Advertisement
Community Page

Community Page The Community Page is a forum for organizations and societies to highlight their efforts to enhance the dissemination and value of scientific knowledge.

See all article types »

Tailoring Science Outreach through E-Matching Using a Community-Based Participatory Approach

  • Bernice B. Rumala mail,

    brumala@rockefeller.edu; br2111@columbia.edu

    Affiliations: The Rockefeller University, New York, New York, United States of America, Columbia University, Teachers College, Department of Mathematics, Science and Technology, New York, New York, United States of America

    X
  • Jack Hidary,

    Affiliation: National Lab Network Organization, New York, New York, United States of America

    X
  • Linda Ewool,

    Affiliation: Renaissance High School, Ecology and Chemistry Teacher, Bronx, New York, United States of America

    X
  • Christopher Emdin,

    Affiliation: Columbia University, Teachers College, Department of Mathematics, Science and Technology, New York, New York, United States of America

    X
  • Ted Scovell

    Affiliation: The Rockefeller University, New York, New York, United States of America

    X
  • Published: March 08, 2011
  • DOI: 10.1371/journal.pbio.1001026

Summary

In an effort to increase science exposure for pre-college (K–12) students and as part of the science education reform agenda, many biomedical research institutions have established university–community partnerships. Typically, these science outreach programs consist of pre-structured, generic exposure for students, with little community engagement. However, the use of a medium that is accessible to both teachers and scientists, electronic web-based matchmaking (E-matching) provides an opportunity for tailored outreach utilizing a community-based participatory approach (CBPA), which involves all stakeholders in the planning and implementation of the science outreach based on the interests of teachers/students and scientists. E-matching is a timely and urgent endeavor that provides a rapid connection for science engagement between teachers/students and experts in an effort to fill the science outreach gap. National Lab Network (formerly National Lab Day), an ongoing initiative to increase science equity and literacy, provides a model for engaging the public in science via an E-matching and hands-on learning approach. We argue that science outreach should be a dynamic endeavor that changes according to the needs of a target school. We will describe a case study of a tailored science outreach activity in which a public school that serves mostly under-represented minority students from disadvantaged backgrounds were E-matched with a university, and subsequently became equal partners in the development of the science outreach plan. In addition, we will show how global science outreach endeavors may utilize a CBPA, like E-matching, to support a pipeline to science among under-represented minority students and students from disadvantaged backgrounds. By merging the CBPA concept with a practical case example, we hope to inform science outreach practices via the lens of a tailored E-matching approach.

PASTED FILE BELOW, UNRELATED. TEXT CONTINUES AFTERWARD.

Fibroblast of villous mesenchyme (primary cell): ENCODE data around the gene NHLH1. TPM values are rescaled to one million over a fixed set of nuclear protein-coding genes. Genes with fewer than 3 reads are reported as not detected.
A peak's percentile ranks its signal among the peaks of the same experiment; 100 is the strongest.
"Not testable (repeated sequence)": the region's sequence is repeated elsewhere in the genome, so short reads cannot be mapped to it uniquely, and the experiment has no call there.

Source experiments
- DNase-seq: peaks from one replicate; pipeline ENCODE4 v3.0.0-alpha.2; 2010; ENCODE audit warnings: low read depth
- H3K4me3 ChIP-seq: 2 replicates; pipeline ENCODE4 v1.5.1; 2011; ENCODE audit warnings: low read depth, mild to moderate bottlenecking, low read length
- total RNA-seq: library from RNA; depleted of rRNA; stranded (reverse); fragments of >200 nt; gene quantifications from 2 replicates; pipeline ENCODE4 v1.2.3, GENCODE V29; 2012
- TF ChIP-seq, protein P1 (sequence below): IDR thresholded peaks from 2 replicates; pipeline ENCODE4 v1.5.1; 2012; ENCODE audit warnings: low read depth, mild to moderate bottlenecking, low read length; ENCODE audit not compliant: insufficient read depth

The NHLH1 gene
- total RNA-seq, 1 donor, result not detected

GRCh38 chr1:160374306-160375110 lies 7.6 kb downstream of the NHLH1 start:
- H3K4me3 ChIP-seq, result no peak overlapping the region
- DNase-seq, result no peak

…Someday I want to be a scientist in the medical field and be successful in life. For that to become a reality I will have to take several steps in life, I know some of them but not all so I would love for you to become my mentor and guide me through some of the necessary steps for my dreams to become my life in the future. Like you I don’t come from the best neighborhood, so not many people around are the best role models for me to look up to. I’m not really sure which medical field just yet I'm still trying to decide but I just know that I want to make people feel better and possibly save lives. I really want to be in the science field because you don’t really see many Latino or Latina doctors walking around … I want you to know that at my school they don't give the science classes that I'm suppose to have by this time in my 10th grade year, this is very disappointing and scares me because I'll be behind everyone else in my later years. At times I wonder if I had the science classes that other students are getting if I would be interested in becoming part of the science field as I am now.

— Message from a student who attends high school in Brooklyn, New York

Introduction